I’m waiting for them. They are usually here by June, the tree ripened granny smiths.
My farming brother and his overworked wife pick them, pack them and ship them, via their children, the university student and the scientist.
One year, around June, when I headed back to Israel to visit old friends, ex-wives and fast changing communities, I asked if I could take apples. The Israeli Embassy official said yes. So I did.
My brother found six of the biggest, yellowest, juiciest looking grannies you can imagine and I packed them in the middle of my case.
When we arrived at Danny’s house, north of Tel Aviv, I unpacked the six, showed him one, found a knife, cut it into neat quarters and asked him what he thought: “You know, Jonathon, when we worked together in the kibbutz, I thought the apples we grew were the finest, but you have proved me wrong, and I hate you for it.”
Then we laughed. And ate another one.
In an ideal world there would be peace in the Middle East and I would drive the long drive I know so well, down South West Highway, through Pinjarra, Harvey, Waroona, Dardanup, Donnybrook, Balingup and Greenbushes and pick the yellowing grannies myself.
And in another ideal world I would live there, under the trees, where I was born, raised and where I will be buried when my time ends.
My mother, who has now joined my father up high on the hill that overlooks the town, once confirmed that her favourite memories centred on our orchard life, back in the days when the entire family picked, packed and shipped.
Back then our Grandfather Roy made the apple boxes with jarrah slats and a rhythmic union of hammer and nail. He stood, bent over his workbench, a mouth full of nails and a hammer that seemed less wood and metal, more skin and bone extensions of his arm.
In the tiny shed built in one corner of our thirty acres of apples, peaches and plums, the family worked like Trojans, laughed like hyenas and exhausted themselves so folk in the Mother Country, England, could eat the very best apple that ever was and ever will be.
Mum and Gran were the packers and, boy, could they pack.
Into the box went the tray and in fluid movements you had to watch carefully to see, they brought an apple and a slip of tissue paper together, wrapped one in the other, and slotted each one into a vacant bed.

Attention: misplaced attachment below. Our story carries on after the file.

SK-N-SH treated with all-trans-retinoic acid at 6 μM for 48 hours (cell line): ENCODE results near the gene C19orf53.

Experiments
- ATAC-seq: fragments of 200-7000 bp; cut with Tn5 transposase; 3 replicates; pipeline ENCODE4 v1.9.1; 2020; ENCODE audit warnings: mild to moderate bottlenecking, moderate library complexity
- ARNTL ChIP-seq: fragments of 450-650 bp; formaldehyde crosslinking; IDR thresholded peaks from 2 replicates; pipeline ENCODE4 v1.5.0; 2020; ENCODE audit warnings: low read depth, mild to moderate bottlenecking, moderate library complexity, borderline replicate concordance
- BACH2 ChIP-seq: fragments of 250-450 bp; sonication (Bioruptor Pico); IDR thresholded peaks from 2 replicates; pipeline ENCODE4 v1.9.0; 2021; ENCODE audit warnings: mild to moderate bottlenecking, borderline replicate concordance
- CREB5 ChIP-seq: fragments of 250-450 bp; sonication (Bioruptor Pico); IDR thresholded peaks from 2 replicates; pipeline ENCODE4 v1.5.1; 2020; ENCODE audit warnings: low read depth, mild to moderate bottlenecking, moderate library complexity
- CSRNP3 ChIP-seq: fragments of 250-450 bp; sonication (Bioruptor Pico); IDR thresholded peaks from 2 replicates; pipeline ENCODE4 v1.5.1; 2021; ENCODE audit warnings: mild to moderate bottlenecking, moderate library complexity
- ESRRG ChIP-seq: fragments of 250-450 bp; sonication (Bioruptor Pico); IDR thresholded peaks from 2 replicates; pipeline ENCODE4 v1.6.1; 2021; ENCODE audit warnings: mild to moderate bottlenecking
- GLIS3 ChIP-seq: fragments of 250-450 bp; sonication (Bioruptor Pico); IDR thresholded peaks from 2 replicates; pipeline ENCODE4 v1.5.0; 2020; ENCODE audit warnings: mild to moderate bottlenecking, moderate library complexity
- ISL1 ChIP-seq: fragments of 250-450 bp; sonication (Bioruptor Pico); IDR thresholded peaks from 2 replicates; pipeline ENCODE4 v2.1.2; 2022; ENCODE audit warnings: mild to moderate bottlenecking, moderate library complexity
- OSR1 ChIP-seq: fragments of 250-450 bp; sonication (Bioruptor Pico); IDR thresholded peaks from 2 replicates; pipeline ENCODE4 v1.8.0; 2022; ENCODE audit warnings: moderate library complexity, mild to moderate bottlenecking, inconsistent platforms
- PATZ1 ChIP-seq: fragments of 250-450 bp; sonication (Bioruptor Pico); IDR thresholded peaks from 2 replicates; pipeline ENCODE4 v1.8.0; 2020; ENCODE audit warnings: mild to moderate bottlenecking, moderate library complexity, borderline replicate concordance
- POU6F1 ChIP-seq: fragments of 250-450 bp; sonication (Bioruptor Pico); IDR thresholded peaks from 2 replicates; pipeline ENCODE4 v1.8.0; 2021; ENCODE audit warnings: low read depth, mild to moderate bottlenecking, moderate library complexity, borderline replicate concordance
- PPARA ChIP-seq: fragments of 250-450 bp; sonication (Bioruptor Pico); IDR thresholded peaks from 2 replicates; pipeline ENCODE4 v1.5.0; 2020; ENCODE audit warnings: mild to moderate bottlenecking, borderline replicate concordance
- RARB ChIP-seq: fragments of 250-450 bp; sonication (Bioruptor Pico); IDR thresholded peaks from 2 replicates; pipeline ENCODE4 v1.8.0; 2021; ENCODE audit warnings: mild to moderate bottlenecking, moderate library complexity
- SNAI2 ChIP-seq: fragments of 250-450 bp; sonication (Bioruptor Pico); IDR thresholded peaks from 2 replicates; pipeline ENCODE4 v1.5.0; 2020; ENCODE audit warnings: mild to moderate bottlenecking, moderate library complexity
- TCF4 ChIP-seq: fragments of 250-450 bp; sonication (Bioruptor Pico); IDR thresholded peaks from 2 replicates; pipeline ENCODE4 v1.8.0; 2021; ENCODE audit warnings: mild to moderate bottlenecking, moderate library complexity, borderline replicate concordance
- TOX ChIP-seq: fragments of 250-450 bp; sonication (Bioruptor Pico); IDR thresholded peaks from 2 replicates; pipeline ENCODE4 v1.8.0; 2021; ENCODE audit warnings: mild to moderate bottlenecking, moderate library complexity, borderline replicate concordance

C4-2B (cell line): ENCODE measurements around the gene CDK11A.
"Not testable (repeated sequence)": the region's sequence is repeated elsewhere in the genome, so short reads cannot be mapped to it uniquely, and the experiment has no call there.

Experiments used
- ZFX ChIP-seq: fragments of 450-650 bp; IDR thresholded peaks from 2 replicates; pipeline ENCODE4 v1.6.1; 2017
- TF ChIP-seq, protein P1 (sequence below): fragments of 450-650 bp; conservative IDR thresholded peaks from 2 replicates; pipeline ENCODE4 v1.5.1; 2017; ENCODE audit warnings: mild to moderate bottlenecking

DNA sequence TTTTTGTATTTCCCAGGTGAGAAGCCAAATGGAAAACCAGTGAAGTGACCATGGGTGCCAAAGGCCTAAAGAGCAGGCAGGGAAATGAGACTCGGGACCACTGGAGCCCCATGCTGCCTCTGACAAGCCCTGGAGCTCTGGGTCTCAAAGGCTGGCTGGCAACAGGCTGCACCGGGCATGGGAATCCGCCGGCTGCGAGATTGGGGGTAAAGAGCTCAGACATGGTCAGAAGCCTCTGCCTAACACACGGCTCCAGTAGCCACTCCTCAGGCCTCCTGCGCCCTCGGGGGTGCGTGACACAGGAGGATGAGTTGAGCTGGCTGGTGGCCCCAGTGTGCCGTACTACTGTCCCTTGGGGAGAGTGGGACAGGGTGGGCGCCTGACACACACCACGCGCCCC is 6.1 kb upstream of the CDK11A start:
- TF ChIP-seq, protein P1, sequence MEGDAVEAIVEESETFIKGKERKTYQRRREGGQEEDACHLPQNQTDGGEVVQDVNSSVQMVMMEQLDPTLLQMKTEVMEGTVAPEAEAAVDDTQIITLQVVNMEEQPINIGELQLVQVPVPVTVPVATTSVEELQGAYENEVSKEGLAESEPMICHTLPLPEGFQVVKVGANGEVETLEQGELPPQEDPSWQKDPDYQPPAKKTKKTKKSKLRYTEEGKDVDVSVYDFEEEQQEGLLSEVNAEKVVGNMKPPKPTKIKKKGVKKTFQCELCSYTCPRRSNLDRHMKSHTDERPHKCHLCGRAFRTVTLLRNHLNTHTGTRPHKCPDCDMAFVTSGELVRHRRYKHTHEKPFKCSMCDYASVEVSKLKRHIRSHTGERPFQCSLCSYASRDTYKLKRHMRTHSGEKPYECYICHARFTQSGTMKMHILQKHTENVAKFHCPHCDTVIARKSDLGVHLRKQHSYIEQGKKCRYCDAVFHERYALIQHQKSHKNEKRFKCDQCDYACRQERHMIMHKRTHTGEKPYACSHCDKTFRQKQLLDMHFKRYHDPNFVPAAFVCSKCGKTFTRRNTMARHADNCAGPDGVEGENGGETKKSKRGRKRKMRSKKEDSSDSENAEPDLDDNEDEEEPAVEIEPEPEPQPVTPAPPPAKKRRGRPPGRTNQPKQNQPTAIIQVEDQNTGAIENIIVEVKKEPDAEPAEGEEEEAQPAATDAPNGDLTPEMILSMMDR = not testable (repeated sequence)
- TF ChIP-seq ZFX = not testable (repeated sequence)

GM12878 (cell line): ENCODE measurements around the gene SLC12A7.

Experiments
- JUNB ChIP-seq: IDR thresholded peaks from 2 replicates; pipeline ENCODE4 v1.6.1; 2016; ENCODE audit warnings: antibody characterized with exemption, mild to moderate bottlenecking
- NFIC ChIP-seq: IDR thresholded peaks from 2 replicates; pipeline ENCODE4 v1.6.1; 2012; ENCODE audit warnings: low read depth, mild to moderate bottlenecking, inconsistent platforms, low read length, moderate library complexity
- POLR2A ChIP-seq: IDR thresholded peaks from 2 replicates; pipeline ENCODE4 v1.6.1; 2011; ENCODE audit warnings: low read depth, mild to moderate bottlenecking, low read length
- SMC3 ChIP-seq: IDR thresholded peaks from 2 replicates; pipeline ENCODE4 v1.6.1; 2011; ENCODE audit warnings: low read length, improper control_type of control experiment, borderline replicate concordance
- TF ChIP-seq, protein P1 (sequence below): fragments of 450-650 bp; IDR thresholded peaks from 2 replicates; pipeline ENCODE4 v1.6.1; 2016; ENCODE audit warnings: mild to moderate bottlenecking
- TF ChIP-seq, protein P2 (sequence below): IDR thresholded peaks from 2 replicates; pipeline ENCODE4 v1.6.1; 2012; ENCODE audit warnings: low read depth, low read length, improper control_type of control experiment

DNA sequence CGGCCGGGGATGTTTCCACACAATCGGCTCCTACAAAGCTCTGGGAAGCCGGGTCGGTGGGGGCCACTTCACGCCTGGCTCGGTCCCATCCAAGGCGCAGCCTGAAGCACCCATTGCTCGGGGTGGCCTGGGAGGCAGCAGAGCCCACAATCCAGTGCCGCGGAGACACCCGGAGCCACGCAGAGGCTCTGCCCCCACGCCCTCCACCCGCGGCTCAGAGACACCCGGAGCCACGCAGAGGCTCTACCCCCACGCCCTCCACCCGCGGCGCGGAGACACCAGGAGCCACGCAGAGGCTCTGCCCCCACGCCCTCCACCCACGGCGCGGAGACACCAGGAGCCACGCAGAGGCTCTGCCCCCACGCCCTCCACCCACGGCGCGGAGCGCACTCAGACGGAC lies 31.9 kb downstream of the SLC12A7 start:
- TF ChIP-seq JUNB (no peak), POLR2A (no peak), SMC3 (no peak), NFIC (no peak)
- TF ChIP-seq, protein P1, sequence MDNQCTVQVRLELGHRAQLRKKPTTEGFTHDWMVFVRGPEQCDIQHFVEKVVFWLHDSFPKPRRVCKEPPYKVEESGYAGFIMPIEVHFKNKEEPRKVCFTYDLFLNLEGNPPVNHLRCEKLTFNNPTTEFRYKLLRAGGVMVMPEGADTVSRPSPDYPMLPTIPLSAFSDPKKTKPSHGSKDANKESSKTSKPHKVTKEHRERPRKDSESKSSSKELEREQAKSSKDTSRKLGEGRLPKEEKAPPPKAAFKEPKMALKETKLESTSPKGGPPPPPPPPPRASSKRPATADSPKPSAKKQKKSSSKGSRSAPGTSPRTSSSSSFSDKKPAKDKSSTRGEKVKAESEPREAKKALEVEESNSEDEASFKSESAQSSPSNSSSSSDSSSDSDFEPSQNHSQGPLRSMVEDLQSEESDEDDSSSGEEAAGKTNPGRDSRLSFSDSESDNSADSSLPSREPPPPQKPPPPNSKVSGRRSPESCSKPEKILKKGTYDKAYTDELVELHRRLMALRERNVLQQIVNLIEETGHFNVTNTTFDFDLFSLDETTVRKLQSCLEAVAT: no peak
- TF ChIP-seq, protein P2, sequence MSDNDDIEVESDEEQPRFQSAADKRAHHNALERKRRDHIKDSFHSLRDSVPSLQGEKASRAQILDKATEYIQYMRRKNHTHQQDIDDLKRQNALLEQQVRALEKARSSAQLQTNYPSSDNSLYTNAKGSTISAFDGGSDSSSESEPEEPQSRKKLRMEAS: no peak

Before each grab for tissue they would lick their fingers and the youngest of us would sit spellbound, trying to catch a fault. I never saw one: finger lick, tissue, apple, wrap, box; finger lick, tissue, apple, wrap, box.
We couldn’t sit for long because somebody had to bring in the apples, and the some bodies employed were always us, the boys.
Early pickings were a hard slog, but the late run was a feast, because there is no finer apple on this planet, or any other planet I have been to, than the tree ripened granny smith. I would start one end, pick and eat, pick and eat, pick and eat, until my body screamed: “No more eating, stick with the picking.” And sometimes it would let me know in the traditional way a body does when it has too much of something.
But the memory that lingers clearest is of the day dad drove over a younger brother’s head.
It was early pickings, dad took a corner a little tight between two rows, the brother fell of the back of the tractor and under the trailer wheel. This was one time we thanked God for a lack of rain and the soft, powdery soil that allowed the brother’s head to sink under the wheel and come back up almost the same.
There were bruises and some swelling, but after mum had applied her legendary date and walnut cake poultice it soon went down and we all laughed our heads off until the neighbour’s cows went home.
Ah, the memories, and each and every year I sink my teeth into a Bridgetown tree-ripened granny, they flood back.
Every year but this one. Where are they, the student and scientist? Why have they forsaken me?